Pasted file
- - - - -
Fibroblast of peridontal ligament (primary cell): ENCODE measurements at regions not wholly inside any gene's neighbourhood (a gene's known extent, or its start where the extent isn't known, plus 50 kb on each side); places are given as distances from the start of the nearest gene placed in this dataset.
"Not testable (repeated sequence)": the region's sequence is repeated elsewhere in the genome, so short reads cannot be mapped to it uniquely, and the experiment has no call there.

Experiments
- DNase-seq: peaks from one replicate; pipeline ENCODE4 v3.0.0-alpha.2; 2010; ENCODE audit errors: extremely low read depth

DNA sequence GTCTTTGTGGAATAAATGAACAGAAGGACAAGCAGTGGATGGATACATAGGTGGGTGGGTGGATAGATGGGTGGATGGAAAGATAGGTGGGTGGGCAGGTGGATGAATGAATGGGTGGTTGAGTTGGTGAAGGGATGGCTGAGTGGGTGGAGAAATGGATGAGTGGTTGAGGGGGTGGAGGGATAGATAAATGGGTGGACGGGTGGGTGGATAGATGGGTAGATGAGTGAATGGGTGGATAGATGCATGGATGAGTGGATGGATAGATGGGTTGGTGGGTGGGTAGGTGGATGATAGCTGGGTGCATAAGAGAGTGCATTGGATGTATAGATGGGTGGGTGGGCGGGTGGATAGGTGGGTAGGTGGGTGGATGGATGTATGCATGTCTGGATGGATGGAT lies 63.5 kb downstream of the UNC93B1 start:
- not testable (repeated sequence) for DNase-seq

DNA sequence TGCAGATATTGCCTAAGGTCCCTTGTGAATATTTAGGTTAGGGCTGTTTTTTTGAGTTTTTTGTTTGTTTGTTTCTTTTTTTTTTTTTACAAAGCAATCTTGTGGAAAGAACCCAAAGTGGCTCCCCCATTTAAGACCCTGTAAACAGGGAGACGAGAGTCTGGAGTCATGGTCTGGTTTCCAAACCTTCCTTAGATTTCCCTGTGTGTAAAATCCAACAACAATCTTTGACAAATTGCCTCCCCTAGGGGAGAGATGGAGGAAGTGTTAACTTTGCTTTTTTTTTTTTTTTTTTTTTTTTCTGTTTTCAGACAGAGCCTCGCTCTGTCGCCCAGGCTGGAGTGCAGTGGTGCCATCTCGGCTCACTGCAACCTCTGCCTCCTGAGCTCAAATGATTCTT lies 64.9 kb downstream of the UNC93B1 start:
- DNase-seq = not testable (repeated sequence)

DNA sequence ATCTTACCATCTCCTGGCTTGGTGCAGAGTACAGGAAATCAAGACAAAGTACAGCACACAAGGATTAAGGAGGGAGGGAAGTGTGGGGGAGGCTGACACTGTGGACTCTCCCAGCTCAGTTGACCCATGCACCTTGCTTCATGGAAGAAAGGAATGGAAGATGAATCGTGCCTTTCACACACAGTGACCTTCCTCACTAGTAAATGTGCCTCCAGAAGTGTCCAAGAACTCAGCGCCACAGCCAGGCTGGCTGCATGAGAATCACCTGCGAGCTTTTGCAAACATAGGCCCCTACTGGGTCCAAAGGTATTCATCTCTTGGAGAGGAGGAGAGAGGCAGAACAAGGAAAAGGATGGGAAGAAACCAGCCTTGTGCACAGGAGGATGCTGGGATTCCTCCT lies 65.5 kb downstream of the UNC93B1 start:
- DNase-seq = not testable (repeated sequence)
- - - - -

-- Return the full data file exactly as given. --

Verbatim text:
Fibroblast of peridontal ligament (primary cell): ENCODE measurements at regions not wholly inside any gene's neighbourhood (a gene's known extent, or its start where the extent isn't known, plus 50 kb on each side); places are given as distances from the start of the nearest gene placed in this dataset.
"Not testable (repeated sequence)": the region's sequence is repeated elsewhere in the genome, so short reads cannot be mapped to it uniquely, and the experiment has no call there.

Experiments
- DNase-seq: peaks from one replicate; pipeline ENCODE4 v3.0.0-alpha.2; 2010; ENCODE audit errors: extremely low read depth

DNA sequence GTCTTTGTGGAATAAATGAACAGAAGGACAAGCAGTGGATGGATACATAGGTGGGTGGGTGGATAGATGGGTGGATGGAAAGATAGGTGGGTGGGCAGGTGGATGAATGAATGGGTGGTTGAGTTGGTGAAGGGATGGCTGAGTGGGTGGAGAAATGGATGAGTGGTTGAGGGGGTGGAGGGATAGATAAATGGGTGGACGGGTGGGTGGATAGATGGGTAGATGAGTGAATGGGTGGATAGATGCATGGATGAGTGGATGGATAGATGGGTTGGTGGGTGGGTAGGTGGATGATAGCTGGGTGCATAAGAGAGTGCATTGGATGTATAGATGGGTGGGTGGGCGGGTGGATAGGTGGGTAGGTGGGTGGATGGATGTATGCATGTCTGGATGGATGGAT lies 63.5 kb downstream of the UNC93B1 start:
- not testable (repeated sequence) for DNase-seq

DNA sequence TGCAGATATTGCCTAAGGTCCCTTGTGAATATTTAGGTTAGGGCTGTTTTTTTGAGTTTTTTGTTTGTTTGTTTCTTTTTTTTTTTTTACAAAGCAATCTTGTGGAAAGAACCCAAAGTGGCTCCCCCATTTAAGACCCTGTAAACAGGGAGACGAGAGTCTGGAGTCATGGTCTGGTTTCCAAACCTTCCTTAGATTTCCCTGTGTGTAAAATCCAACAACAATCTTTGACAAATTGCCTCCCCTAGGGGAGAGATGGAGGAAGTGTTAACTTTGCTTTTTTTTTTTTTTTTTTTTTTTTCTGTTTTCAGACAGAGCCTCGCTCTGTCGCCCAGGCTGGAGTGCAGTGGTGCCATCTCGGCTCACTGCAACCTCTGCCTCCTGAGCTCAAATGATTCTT lies 64.9 kb downstream of the UNC93B1 start:
- DNase-seq = not testable (repeated sequence)

DNA sequence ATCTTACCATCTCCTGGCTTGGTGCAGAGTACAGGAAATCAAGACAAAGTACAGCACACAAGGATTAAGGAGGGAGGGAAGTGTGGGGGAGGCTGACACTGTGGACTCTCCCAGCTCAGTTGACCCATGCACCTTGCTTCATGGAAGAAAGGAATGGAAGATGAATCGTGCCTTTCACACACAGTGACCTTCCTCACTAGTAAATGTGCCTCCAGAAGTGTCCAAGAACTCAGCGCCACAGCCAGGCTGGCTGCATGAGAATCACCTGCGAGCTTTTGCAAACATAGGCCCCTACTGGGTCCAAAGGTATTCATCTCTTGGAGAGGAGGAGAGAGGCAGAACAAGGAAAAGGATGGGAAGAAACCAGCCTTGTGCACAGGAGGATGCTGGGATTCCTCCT lies 65.5 kb downstream of the UNC93B1 start:
- DNase-seq = not testable (repeated sequence)